Tuesday, April 03, 2007

It's not about the rabbit, or the bunny...the art of teaching children about the Resurrection

Two Saturdays before Palm Sunday we had a children's "retreat" at our church. It was actually sort of a condensed three hour Vacation Bible School on a Saturday afternoon. The idea was to teach the youngsters about the coming Holy Week and all the symbolism with songs, Bible stories and hands on activities. I was trying to explain to the children that Jesus was called the Lamb of God and why. We talked about the egg being a symbol for the resurrection and that they could think of it as a tomb like the tomb Jesus was buried in. The fact that the Easter bunny didn't figure into any of this baffled them all. After the reading of the big Bible picture book about Easter and the making of the Lamb of God banners, the Jesus is in my heart "stain glass" suncatchers and the coloring of hard boiled eggs; after the eating of the popcorn and the cookies and drinking the punch, we had a little review. When asked about the Ressurection, one little boy raised his hand and said, "They buried Jesus in the tomb and three days later he turned into an Easter egg!" We all had a good laugh. Maybe next year I will figure out a better way to get these concepts across to the children.

One of the liturgists from our church preached that Sunday as our pastor was ill. She talked to the adults about the significance of the days of Holy week and used as a resource Treasury of Easter Celebrations by Julie Hogan, ISBN 0-8249-4206-X Co.1999 Ideals Publications. I will have to get a copy of the book, a great resource if you want to know more about this season of the year and the origin of the traditions.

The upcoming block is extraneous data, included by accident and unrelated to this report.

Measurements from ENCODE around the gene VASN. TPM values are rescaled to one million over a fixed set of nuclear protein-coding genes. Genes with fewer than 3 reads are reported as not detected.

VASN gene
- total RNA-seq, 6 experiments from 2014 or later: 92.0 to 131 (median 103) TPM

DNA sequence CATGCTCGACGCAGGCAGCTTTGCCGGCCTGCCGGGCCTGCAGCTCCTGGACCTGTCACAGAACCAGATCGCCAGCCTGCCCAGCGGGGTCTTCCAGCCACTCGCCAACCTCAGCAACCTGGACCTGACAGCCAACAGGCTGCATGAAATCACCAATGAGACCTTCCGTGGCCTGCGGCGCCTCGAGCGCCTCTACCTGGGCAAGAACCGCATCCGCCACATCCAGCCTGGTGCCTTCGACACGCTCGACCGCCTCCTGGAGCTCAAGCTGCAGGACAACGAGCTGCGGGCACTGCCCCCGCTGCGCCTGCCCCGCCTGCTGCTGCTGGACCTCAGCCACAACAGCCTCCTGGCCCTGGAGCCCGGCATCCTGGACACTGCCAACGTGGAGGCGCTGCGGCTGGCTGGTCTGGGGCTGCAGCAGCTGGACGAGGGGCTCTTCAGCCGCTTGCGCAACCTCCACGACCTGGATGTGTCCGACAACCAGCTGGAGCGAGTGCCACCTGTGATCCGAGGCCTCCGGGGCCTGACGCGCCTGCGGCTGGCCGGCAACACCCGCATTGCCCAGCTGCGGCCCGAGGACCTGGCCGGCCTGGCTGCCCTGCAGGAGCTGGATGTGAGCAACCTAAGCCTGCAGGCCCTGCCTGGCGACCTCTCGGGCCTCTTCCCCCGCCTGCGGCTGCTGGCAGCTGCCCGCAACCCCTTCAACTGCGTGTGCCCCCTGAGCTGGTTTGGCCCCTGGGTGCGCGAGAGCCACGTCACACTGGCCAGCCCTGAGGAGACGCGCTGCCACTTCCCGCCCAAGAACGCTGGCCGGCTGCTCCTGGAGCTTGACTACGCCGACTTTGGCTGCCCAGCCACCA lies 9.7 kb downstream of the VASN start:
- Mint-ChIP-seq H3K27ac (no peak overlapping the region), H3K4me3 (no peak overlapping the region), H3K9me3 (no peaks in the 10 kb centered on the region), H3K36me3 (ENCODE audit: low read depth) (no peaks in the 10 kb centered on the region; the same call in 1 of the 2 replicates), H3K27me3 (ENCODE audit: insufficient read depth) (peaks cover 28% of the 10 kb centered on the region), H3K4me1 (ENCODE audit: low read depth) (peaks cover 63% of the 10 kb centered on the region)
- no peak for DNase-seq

Hebrew people who joined the Christian religion brought with them the traditions of their ancient Passover festival. The lamb's life was a sacrifice to God. Jesus is our Easter lamb. Christ our Passover lamb is sacrificed for us, the Lamb of God. As the Lamb, Christ has reached a need we could not. He has become the sacrifice we could not give. He is the Lamb who was slain so that we could bow and sing in the presence of God on Easter Sunday.

The actual word Easter didn't appear until about 1400 years ago when the early christians adopted the word that referred to the spring celebration of the goddess Eostre. They thought this would be more acceptable to the people they were trying to convert to Chrisitanity. The rabbit was the sacred companion of this goddess of spring. Easter really should be called Resurrection Day, the resurrection from the dead of Jesus Christ. It's not about the bunny, its all about the Lamb of God!

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